The gene alters bacteria making them resistant to nearly all known antibiotics.
"A new type of resistance has emerged in India, this so-called "NDM-1" enzyme which destroys some of the most powerful antibiotics we have. It's transferable between bacteria, it's moved to different species, many are already very resistant, so we end up with these extremely resistant bacteria, some of which are circulating in India and some of which have been imported with patients back into the United Kingdom," said Professor David Livermore from the Health Protection Agency.
The superbug gene, which can be swapped between different bacteria to make them resistant to most drugs, has so far been identified in 37 people who returned to the UK after undergoing surgery in India or Pakistan.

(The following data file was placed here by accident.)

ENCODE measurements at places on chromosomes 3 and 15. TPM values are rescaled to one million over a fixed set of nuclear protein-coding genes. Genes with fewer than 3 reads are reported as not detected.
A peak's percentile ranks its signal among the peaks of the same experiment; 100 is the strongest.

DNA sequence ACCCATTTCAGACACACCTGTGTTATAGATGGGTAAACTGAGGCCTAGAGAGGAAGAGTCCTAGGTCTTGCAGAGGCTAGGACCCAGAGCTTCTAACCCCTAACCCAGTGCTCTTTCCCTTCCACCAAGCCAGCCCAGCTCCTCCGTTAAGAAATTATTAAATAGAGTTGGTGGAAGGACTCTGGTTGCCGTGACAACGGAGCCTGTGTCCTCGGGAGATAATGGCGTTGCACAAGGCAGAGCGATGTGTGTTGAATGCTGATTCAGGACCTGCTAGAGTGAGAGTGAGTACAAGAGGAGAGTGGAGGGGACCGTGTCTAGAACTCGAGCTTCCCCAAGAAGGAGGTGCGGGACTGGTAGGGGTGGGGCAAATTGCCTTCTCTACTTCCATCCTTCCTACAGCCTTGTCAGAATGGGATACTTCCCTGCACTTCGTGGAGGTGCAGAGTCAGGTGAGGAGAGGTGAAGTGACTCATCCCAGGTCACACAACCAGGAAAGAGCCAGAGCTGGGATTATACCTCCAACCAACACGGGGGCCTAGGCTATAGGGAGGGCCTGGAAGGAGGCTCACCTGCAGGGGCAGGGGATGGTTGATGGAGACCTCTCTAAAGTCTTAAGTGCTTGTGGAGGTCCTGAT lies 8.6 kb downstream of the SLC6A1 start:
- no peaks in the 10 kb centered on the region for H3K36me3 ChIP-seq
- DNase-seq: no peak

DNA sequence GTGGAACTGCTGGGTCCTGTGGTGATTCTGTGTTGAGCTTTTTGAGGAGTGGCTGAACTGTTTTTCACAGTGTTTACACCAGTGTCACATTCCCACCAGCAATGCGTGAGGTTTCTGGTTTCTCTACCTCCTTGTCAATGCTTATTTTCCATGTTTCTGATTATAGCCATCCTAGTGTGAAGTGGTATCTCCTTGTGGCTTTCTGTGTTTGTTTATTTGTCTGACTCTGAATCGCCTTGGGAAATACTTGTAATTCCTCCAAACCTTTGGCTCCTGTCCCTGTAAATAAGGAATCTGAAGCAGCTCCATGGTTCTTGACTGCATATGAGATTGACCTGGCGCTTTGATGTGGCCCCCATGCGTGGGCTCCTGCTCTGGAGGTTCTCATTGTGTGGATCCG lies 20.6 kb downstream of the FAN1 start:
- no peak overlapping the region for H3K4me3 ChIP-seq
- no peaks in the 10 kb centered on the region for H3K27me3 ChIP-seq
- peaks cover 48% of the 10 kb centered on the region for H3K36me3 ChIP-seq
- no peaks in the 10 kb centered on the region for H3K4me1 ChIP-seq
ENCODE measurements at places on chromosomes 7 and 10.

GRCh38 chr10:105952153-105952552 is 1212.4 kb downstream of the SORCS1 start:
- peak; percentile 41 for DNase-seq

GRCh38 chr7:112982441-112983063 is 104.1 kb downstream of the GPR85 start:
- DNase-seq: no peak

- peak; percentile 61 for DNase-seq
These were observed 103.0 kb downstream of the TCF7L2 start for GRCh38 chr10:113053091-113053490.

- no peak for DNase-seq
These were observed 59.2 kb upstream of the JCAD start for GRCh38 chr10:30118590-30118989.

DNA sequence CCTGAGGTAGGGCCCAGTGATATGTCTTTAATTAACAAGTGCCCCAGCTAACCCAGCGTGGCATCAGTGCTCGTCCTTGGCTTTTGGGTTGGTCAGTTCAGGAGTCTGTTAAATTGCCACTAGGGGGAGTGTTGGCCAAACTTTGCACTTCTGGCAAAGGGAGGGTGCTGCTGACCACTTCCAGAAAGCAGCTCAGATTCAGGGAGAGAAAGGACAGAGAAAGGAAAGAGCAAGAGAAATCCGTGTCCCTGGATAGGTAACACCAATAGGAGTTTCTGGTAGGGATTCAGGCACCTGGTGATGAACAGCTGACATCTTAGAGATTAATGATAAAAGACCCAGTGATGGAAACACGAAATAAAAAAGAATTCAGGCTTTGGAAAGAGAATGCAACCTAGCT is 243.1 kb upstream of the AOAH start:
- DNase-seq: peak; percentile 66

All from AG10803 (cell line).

"I think in the UK we don't actually have to hit the panic button at the moment. We have 50 patients who are presented with this ostensibly in the last year and a half, and that is much, much smaller than for instance the number of cases of MRSA. So, there's actually much difference, it's vastly different. But within India for instance we have (inaudible) coming out of India that have infected Indian and Pakistani patients that are pan-resistant to antibiotics, in other words, completely resistant, and therefore we have nothing left to treat them with, and from that point of view I think we should be very concerned," said Tim Walsh, Professor of Medical Microbiology at Cardiff University.
The threat is being seen as a serious global public health problem as there are few suitable new antibiotics in development and none that are effective against NDM-1. The Department of Health in Britain has already put out an alert on the issue.
(With Associated Press inputs)